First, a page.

Lens: Carl Zeiss 24-70mm f2.8
Camera: NEX-7, ISO100, f8, 1/160, raw
The next implant of the robotic hand in which my research group is involved is now coming, and I started foreseeing the risk to be caught into the “science-fever” once again. If that will be the case, for at least two months the robotic hand and its human subject will be my solely thought, from dusk to dawn. If that happens, this project will certainly suffer of it.
The delicate balance between science and art in my life is a continuous struggle. The project helped me a lot to bring photography almost at the same level as my job as bioengineer, since it imposed me a daily dose of effort. This means that everyday I try to save a bit of energy, I don’t get (mentally) exhausted at work as I was used to, so that later I still have some spare batteries when it comes to thinking and making the daily shot.
The robotic hand implant could have a disrupting impact on this complex balance. Due to technical limitations, we’ll be able to perform our research activities for around forty days from the implant, and there’s already an endless list of things we want to test, to check, to implement, and to perform. Luckily, compared to four years ago, when I took part at the first implant, I’m not a PhD student anymore, so I’m not one of the “slaves”. Instead, I have a few young researchers working for me which will be helping.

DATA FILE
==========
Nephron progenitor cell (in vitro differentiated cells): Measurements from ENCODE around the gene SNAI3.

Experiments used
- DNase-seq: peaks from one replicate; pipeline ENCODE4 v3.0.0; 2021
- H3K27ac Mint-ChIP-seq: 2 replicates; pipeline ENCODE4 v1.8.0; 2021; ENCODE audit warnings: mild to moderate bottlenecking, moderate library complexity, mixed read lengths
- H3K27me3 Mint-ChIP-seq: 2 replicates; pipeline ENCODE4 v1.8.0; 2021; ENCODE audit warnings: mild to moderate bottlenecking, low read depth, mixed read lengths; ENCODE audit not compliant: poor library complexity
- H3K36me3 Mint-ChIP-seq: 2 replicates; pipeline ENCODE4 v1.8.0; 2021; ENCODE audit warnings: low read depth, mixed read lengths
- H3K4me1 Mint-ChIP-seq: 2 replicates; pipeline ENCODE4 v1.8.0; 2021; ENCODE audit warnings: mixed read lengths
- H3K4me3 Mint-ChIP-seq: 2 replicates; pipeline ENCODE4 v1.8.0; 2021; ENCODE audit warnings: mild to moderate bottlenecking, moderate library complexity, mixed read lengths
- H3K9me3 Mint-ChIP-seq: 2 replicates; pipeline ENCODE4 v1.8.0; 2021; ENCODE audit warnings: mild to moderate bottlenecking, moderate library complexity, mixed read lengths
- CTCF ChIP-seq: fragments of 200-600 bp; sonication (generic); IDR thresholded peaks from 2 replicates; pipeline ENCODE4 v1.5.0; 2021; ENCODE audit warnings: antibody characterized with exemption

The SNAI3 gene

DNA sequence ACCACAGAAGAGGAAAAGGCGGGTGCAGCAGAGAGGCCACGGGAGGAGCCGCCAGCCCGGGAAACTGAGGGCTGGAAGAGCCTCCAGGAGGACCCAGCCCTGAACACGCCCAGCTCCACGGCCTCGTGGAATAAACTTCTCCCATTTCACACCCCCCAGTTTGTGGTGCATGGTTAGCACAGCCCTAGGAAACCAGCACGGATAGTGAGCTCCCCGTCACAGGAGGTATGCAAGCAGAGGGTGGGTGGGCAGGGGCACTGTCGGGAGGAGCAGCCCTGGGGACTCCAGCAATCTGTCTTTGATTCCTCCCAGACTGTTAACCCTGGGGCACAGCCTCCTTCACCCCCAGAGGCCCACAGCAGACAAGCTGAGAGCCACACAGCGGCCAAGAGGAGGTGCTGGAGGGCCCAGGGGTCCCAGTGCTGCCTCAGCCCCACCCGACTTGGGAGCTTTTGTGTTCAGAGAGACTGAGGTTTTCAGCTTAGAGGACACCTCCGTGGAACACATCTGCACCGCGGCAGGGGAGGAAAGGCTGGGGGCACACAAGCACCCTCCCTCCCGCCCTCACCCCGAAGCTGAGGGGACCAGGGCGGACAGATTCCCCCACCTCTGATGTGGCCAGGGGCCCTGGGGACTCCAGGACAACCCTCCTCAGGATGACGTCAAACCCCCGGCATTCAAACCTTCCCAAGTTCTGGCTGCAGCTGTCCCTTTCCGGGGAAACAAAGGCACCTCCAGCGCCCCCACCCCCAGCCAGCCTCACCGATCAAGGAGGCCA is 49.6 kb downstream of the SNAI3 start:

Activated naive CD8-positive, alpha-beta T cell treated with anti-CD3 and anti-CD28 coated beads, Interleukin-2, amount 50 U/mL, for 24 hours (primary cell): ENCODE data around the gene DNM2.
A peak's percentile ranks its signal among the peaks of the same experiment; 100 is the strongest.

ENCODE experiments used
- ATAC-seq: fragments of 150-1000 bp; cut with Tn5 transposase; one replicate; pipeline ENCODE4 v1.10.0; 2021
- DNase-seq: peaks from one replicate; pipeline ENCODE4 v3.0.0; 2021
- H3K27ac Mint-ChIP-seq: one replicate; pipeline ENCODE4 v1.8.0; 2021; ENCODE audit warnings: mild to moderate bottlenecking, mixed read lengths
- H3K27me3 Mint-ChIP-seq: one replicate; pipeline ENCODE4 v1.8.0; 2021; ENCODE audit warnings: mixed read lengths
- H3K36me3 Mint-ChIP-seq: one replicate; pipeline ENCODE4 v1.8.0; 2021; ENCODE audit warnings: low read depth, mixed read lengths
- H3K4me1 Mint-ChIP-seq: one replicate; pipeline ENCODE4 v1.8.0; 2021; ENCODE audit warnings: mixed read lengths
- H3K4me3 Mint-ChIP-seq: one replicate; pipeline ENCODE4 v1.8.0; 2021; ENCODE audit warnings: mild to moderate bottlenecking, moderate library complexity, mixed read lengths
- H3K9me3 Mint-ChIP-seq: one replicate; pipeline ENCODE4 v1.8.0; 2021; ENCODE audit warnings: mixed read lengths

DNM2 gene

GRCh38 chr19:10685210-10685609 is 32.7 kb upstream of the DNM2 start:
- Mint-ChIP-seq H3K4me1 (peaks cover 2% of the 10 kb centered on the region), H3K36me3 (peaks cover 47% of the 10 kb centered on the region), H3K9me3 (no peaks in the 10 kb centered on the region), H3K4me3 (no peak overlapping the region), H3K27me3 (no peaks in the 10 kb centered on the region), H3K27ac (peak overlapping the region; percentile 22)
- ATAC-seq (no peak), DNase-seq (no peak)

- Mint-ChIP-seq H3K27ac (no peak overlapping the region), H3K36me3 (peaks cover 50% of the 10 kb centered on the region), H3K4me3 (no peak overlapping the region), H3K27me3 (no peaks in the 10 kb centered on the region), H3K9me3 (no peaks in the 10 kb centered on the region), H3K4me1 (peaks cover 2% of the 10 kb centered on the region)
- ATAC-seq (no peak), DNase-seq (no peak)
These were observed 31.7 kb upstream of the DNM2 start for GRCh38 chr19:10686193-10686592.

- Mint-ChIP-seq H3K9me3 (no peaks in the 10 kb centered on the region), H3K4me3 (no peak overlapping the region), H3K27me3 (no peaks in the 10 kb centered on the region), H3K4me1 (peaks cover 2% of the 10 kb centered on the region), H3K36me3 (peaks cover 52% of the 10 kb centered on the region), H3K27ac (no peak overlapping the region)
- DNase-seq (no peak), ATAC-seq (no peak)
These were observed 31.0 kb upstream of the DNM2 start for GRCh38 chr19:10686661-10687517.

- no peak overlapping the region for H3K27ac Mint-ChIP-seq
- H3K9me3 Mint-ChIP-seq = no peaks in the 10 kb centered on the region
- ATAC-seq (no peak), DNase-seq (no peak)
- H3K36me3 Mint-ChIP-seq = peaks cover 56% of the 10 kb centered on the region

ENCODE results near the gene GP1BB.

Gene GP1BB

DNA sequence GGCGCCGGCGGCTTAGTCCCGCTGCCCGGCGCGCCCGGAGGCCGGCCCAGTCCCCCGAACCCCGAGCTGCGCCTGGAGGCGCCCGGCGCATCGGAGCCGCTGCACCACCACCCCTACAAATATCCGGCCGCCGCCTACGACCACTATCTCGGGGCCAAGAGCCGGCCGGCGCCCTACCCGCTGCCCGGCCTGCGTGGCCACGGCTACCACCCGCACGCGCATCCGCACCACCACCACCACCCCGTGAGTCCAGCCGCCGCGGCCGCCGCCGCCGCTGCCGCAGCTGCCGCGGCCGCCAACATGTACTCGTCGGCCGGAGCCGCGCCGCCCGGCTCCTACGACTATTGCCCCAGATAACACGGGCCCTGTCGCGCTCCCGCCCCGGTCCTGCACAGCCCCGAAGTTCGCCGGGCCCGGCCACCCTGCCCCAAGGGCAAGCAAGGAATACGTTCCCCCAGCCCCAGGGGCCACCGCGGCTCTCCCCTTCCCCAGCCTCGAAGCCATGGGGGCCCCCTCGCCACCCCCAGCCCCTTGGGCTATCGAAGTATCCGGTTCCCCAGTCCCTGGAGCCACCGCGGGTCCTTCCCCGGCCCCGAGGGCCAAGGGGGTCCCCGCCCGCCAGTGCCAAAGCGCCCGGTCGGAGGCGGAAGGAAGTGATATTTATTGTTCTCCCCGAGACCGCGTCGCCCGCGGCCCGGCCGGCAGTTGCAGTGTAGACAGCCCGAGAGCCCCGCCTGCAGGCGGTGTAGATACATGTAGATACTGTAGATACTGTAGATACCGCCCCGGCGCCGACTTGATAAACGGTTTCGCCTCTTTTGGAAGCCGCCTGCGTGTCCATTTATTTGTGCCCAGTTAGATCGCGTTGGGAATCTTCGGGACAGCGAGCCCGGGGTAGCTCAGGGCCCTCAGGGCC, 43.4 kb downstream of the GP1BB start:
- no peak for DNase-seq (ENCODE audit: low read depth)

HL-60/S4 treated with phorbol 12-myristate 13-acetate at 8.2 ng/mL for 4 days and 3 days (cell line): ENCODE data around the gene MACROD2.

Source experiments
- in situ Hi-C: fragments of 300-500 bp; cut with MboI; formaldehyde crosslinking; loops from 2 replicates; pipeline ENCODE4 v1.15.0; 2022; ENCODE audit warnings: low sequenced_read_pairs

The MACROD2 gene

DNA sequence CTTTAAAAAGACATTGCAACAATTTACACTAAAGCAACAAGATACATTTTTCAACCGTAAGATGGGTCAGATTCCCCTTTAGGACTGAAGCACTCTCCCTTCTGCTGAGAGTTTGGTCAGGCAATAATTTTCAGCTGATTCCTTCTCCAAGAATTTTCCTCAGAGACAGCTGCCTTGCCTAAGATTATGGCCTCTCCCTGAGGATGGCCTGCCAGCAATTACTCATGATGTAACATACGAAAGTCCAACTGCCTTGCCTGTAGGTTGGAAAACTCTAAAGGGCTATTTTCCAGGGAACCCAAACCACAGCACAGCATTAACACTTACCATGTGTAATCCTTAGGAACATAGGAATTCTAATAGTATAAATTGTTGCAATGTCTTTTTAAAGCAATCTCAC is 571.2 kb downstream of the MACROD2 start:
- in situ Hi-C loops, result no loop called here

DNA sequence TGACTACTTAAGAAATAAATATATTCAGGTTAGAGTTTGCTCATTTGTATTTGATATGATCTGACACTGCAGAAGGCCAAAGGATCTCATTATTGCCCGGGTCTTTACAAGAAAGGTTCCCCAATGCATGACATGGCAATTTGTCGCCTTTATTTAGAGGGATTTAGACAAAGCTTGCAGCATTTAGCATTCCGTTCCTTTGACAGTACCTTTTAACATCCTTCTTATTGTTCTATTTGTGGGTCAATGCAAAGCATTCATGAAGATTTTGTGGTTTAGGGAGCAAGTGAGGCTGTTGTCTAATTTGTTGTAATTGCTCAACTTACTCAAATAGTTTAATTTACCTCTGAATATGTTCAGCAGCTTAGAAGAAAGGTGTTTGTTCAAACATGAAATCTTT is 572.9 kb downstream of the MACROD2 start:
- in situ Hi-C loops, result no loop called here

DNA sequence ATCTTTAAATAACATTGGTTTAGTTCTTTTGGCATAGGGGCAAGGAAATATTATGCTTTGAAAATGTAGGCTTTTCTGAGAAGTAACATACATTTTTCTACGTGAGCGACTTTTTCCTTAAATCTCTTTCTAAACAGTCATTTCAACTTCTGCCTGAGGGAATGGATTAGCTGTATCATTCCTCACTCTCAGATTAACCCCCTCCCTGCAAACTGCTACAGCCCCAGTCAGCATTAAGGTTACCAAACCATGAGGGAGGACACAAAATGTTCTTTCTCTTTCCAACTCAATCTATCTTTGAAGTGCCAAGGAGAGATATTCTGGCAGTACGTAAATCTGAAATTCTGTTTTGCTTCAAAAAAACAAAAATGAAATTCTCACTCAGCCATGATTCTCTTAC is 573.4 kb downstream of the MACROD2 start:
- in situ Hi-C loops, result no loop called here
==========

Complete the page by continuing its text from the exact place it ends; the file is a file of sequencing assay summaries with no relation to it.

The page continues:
So, maybe after all I won’t be caught and slammed down from my precious science-art balance by the robotic hand, I could even find it to be an inspiring subject for my daily shots. Who knows.
Mr. Bunny, however, has already been caught. The hand is a P5 glove, a cheap device to monitor hand and fingers position in a 3D space. It just arrived today. Starting tomorrow it will be in the lab.